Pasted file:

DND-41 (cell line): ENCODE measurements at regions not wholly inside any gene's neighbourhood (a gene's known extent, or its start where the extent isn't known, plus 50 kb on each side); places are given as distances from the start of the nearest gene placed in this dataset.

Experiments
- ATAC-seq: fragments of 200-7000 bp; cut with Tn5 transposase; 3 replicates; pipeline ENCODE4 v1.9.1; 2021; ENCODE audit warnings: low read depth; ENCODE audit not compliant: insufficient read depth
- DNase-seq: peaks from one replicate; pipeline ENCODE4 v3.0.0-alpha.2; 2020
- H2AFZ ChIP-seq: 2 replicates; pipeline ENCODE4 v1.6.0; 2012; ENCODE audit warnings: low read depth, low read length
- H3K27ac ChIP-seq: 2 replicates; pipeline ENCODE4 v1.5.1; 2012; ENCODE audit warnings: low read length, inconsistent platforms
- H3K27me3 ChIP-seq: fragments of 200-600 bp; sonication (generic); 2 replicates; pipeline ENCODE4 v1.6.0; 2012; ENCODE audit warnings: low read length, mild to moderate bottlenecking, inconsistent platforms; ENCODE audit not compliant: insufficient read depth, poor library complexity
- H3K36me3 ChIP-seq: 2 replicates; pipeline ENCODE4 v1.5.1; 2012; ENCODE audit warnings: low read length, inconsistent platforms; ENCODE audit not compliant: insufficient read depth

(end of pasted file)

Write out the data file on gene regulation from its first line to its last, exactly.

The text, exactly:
DND-41 (cell line): ENCODE measurements at regions not wholly inside any gene's neighbourhood (a gene's known extent, or its start where the extent isn't known, plus 50 kb on each side); places are given as distances from the start of the nearest gene placed in this dataset.

Experiments
- ATAC-seq: fragments of 200-7000 bp; cut with Tn5 transposase; 3 replicates; pipeline ENCODE4 v1.9.1; 2021; ENCODE audit warnings: low read depth; ENCODE audit not compliant: insufficient read depth
- DNase-seq: peaks from one replicate; pipeline ENCODE4 v3.0.0-alpha.2; 2020
- H2AFZ ChIP-seq: 2 replicates; pipeline ENCODE4 v1.6.0; 2012; ENCODE audit warnings: low read depth, low read length
- H3K27ac ChIP-seq: 2 replicates; pipeline ENCODE4 v1.5.1; 2012; ENCODE audit warnings: low read length, inconsistent platforms
- H3K27me3 ChIP-seq: fragments of 200-600 bp; sonication (generic); 2 replicates; pipeline ENCODE4 v1.6.0; 2012; ENCODE audit warnings: low read length, mild to moderate bottlenecking, inconsistent platforms; ENCODE audit not compliant: insufficient read depth, poor library complexity
- H3K36me3 ChIP-seq: 2 replicates; pipeline ENCODE4 v1.5.1; 2012; ENCODE audit warnings: low read length, inconsistent platforms; ENCODE audit not compliant: insufficient read depth